WHAT IS IT?
Audi’s mid-size performance flagship, packaged in a svelte yet practical five-door body style.
WHY ARE WE DRIVING IT?
We’re well familiar with the coupe variant of the RS5, and the wagon version (RS4 Avant), so we were keen to see how the dynamic abilities married with the specific packaging attributes of the Sportback body.
THE WHEELS REVIEW
WHEN is a sedan not a sedan? Why, when it’s a Sportback, of course. Seemingly specifically conceived to send car styling purists into paroxysms of rage or confusion, the odd combo of swept coupe roofline, two rear doors and a hatchback-esque tailgate at first seems at odds with the mission statement of the RS line-up.
Take a closer look, though, and the truth reveals itself – it’s just a different take on the sedan. Five seats? Yep. Decent cargo capacity? With 480 litres seats-up and 1300 litres down, you bet. Take the other two cars on the same RS plane – the three-door RS5 coupe and the hound-tastic RS4 Avant – and it’s a tidy box set.
Given its lineage, you won’t be surprised to learn that the RS5 Sportback shares its 2.9-litre hot-vee twin-turbo six with the others, along with its centre diff-based AWD set-up and eight-speed automatic transmission.
The sportified interior treatment comes across, as well – though the B9-spec centre console and multimedia set-up looks decidedly last season with the advent of cars like the A7.
Thank goodness for the digital dash, then… Although the multiple screen modes can feel a bit complex and unwieldy in use, the included heads-up display helps to simplify things.
With all 331kW and 600Nm present and correct – and just a 40kg increase in weight over the 1655kg Coupe – you won’t be surprised that performance levels are similar. The $157,700 RS5 is more of a delicate wallflower when compared to the ten-pound sledge of something like a Mercedes-AMG C63S, but sometimes it’s the quiet ones that need watching.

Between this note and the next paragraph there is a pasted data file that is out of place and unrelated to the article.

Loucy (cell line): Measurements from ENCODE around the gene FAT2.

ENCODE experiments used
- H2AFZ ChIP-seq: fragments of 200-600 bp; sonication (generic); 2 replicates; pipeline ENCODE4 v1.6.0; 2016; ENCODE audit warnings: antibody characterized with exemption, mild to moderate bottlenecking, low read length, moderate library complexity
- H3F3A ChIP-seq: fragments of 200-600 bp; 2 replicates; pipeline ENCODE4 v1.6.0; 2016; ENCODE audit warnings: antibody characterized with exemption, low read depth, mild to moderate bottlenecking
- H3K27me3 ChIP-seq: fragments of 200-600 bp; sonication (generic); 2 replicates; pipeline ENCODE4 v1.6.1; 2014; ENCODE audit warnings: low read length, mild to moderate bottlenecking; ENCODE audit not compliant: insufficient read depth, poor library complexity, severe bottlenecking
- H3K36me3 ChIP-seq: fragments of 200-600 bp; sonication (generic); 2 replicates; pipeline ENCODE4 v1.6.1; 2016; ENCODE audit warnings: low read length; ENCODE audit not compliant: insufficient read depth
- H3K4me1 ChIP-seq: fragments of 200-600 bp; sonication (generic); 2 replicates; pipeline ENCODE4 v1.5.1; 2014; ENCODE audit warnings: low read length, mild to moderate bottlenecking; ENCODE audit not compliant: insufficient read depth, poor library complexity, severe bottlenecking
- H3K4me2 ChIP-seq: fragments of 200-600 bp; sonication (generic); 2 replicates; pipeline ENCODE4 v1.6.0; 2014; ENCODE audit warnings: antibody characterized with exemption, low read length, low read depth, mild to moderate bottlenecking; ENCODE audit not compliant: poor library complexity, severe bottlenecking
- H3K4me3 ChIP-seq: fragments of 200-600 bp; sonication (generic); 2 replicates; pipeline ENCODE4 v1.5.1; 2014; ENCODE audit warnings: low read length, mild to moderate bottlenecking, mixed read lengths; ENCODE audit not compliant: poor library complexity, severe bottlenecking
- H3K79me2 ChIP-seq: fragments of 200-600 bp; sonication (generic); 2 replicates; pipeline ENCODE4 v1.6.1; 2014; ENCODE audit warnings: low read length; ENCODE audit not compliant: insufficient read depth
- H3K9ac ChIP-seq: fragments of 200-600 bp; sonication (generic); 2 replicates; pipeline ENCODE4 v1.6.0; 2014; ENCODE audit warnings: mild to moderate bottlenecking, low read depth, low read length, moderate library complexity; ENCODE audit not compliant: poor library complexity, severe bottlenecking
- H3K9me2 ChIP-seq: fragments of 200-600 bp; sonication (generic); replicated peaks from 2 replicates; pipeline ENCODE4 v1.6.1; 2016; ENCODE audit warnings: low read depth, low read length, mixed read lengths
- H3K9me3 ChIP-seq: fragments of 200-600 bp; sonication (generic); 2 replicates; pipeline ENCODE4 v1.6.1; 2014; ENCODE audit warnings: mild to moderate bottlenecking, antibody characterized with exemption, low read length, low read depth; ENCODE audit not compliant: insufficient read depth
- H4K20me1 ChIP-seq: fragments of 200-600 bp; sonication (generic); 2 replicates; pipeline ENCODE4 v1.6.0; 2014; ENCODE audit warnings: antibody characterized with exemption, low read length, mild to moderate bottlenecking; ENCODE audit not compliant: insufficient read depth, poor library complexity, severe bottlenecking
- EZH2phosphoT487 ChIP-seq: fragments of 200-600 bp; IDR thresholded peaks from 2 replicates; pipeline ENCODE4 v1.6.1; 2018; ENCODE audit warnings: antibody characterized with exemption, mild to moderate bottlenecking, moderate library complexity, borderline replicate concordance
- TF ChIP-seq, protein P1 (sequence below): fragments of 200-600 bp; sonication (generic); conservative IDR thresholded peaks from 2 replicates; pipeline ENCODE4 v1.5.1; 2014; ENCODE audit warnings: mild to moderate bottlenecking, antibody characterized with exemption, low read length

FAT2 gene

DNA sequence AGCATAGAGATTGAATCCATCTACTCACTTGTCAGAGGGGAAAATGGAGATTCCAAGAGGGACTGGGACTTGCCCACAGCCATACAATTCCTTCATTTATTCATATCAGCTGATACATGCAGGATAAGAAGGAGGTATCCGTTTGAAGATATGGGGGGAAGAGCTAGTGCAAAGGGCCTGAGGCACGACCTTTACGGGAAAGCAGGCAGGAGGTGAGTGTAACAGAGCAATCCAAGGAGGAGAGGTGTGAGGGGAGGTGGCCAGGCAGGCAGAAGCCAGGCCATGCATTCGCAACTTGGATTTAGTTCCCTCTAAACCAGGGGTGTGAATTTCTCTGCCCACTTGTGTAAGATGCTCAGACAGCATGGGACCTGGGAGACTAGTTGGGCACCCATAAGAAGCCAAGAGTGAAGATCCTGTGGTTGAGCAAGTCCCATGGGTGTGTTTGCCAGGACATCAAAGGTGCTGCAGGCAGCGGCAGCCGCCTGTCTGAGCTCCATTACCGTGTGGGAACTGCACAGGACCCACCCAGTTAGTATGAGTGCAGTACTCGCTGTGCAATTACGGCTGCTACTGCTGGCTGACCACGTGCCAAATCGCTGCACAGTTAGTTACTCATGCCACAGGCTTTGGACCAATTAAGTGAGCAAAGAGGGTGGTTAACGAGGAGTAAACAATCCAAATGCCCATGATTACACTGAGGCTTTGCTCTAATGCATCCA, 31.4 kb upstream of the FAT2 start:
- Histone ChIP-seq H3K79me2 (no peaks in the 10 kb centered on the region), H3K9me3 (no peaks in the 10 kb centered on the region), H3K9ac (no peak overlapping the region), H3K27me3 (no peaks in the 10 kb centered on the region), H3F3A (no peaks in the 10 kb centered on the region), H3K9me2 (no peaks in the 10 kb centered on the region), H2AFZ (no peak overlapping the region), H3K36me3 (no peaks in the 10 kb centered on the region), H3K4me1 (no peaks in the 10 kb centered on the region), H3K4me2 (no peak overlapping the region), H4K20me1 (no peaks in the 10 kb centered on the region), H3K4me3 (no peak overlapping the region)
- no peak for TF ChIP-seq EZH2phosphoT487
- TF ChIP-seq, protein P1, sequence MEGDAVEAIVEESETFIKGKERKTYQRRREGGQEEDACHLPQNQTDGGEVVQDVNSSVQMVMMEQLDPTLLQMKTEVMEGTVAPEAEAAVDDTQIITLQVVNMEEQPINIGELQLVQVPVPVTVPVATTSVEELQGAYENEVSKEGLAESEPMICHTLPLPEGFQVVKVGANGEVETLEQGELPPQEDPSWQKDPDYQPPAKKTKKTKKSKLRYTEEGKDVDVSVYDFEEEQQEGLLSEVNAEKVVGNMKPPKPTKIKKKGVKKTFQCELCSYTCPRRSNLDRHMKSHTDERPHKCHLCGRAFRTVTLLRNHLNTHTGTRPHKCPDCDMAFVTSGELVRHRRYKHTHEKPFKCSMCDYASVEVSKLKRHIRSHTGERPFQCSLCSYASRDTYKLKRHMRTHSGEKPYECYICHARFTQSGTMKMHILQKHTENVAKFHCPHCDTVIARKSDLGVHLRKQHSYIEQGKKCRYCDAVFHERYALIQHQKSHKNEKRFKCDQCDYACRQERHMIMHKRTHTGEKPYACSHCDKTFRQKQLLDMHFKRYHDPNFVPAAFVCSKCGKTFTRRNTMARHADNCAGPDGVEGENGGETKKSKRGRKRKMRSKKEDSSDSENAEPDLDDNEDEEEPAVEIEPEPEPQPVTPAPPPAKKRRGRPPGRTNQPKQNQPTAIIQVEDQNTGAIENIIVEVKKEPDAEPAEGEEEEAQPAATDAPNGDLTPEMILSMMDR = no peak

With a fat, plentiful and linear wedge of torque available from just off tick-over, the RS5 has no trouble building serious pace. No siree. It’ll fire through to 100km/h from rest in a claimed 3.9sec, and onto 250km/h if you live Up There. Whang it in its sportiest mode and its deep, throaty warble is a (slightly too muted) pleasure to invoke.
The adaptive steering is weighty – perhaps a little artificially so – but it’s easy to direct at pace. Audi’s diagonally linked adaptive dampers work well with steel springs and a stiff roll structure to adhere the RS5 to rippled terrain, though the road noise from the stock ContiSports is a bit too intrusive on NSW’s coarse-chip stuff. The standard steel brakes are bonza, and there are expensive carbon-ceramics should you have the need for them.
Audi E-Tron at Pikes Peak
Back-seat room is good leg-wise, but headroom can be marginal. However the size and flexibility of the luggage compartment is a great addition to this mile-munching, softly-spoken backroad blaster.
THE WHEELS VERDICT
Don’t expect Mercedes-AMG levels of engine explosiveness, or the style of edgy, highly interactive rear-drive thrills delivered by Alfa’s Giulia QV. The RS5 Sportback is a more measured offering, delivering its formidable pace with greater subtlety, a less shouty engine note, and more overall day-to-day liveability and comfort.
Plus: Relentless pace teamed with smooth composure; all-weather traction; room for five and ample luggage.
Minus: V6 hides light under bushel; coarse-chip noise; lacks the manic charisma of rivals from Mercedes-AMG and Alfa Romeo.
Model: 2018 Audi RS5 Sportback
Engine:2894cc V6, dohc, 24v, twin turbo
Power: 331kW @ 5700-6700rpm
Torque: 600Nm @ 1900-5000rpm
Transmission: eight-speed automatic
0-100km/h: 3.9sec (claimed)
Fuel economy: 8.8L/100km
On sale: Now
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